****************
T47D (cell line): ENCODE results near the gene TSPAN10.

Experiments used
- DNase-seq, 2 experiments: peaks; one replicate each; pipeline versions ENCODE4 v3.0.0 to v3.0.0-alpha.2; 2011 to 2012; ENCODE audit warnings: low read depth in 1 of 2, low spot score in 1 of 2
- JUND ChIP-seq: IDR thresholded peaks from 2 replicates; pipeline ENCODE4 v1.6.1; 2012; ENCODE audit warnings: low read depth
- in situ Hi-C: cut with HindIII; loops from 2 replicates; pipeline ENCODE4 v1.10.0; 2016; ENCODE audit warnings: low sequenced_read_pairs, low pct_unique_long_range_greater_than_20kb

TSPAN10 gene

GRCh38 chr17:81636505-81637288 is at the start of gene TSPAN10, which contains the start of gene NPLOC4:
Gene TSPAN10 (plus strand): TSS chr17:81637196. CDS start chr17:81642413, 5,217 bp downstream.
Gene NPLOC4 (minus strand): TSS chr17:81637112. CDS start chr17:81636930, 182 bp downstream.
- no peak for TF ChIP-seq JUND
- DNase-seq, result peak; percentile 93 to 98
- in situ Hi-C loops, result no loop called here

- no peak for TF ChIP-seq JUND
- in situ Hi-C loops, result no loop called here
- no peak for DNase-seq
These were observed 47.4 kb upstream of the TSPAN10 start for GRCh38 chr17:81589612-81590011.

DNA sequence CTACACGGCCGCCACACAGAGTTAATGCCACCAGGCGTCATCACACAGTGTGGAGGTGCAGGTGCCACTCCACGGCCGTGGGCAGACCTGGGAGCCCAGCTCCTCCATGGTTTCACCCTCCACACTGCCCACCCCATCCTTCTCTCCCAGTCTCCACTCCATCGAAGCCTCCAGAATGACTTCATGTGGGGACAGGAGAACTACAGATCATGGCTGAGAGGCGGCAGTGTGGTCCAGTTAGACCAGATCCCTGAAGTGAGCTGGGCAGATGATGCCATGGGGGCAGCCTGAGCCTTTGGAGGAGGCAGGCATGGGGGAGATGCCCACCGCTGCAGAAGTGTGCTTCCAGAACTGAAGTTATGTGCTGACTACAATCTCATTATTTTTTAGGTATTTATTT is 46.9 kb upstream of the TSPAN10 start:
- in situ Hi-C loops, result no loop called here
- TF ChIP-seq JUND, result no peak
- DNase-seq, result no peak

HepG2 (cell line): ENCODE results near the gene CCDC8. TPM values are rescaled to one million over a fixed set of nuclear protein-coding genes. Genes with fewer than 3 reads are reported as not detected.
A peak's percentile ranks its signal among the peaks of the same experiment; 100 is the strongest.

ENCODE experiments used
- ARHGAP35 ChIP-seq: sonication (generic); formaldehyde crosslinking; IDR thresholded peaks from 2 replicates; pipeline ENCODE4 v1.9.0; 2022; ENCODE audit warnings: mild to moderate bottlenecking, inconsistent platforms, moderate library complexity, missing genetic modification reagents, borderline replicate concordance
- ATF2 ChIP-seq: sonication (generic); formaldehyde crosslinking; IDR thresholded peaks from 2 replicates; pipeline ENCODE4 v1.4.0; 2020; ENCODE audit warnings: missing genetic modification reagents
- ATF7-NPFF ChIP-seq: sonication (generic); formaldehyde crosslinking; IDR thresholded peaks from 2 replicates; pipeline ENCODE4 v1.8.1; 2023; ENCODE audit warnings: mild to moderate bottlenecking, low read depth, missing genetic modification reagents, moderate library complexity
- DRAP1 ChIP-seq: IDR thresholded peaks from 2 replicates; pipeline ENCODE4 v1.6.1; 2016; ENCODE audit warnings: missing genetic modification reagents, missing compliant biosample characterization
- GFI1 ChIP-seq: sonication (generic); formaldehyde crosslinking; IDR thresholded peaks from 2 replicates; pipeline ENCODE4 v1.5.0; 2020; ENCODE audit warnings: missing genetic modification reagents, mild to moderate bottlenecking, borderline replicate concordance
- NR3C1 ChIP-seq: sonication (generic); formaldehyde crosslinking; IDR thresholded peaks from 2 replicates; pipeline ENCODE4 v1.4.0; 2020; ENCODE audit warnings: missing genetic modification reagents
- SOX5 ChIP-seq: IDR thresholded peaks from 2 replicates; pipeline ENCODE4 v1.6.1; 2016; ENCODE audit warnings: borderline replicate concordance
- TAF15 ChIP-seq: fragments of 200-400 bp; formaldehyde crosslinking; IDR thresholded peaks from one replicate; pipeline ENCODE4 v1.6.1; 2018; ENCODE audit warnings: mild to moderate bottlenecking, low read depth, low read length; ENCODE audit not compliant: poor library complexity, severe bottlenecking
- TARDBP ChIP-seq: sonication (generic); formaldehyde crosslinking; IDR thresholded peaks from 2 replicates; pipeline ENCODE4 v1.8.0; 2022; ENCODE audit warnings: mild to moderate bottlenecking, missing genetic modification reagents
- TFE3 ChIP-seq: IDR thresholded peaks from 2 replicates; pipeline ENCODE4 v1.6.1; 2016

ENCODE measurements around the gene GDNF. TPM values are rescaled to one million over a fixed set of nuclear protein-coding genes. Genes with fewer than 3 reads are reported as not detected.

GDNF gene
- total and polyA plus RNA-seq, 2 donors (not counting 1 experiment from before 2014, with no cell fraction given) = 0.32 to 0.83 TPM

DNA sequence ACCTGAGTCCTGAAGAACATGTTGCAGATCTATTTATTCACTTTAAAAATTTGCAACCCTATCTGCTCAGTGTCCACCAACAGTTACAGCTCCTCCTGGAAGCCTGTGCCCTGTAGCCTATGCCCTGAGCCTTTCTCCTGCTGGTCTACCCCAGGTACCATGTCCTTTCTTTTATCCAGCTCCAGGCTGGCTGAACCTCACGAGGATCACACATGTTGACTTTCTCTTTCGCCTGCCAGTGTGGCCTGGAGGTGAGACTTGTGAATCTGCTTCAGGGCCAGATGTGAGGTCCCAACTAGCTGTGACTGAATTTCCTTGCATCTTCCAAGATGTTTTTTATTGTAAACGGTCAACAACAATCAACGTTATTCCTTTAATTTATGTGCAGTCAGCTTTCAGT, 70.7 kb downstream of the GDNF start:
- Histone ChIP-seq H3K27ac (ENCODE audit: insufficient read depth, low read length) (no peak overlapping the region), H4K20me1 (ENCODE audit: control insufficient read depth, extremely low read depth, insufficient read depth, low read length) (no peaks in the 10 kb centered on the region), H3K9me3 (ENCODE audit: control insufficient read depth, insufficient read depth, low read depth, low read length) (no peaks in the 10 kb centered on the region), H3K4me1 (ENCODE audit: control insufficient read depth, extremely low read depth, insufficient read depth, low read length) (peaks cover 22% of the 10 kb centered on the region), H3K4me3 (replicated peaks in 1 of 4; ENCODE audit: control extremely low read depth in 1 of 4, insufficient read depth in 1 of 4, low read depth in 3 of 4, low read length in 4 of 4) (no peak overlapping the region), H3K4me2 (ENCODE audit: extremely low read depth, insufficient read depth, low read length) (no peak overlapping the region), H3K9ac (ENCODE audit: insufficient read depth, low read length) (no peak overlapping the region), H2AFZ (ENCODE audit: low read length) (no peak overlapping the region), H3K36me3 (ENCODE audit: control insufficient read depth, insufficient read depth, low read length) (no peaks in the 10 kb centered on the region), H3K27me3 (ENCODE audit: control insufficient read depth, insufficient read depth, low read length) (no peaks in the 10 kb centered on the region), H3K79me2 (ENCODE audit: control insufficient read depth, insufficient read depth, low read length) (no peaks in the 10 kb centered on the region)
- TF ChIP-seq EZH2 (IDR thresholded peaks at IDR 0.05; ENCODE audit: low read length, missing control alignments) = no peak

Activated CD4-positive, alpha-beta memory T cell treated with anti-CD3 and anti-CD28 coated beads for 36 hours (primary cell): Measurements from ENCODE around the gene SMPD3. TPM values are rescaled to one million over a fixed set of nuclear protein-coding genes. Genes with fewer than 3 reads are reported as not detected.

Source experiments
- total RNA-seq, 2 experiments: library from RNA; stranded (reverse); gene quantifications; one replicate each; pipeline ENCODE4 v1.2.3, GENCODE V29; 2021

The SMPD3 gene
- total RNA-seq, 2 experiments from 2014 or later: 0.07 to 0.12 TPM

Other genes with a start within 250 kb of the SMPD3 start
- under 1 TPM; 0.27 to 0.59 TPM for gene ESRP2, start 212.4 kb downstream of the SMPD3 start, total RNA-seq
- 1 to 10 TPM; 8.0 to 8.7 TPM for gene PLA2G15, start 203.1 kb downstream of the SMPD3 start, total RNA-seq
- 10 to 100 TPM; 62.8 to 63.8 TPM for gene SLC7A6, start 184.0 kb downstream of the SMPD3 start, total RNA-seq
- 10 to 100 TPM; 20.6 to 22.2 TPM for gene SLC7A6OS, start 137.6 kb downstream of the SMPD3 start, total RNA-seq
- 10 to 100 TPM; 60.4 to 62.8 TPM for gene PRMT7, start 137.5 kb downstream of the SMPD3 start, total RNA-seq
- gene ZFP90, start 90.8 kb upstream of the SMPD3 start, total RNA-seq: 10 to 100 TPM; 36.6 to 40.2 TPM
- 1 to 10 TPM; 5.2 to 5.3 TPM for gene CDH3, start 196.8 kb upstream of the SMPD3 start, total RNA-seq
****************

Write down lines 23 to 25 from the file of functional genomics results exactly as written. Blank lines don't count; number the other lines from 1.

ENCODE experiments used
- ARHGAP35 ChIP-seq: sonication (generic); formaldehyde crosslinking; IDR thresholded peaks from 2 replicates; pipeline ENCODE4 v1.9.0; 2022; ENCODE audit warnings: mild to moderate bottlenecking, inconsistent platforms, moderate library complexity, missing genetic modification reagents, borderline replicate concordance
- ATF2 ChIP-seq: sonication (generic); formaldehyde crosslinking; IDR thresholded peaks from 2 replicates; pipeline ENCODE4 v1.4.0; 2020; ENCODE audit warnings: missing genetic modification reagents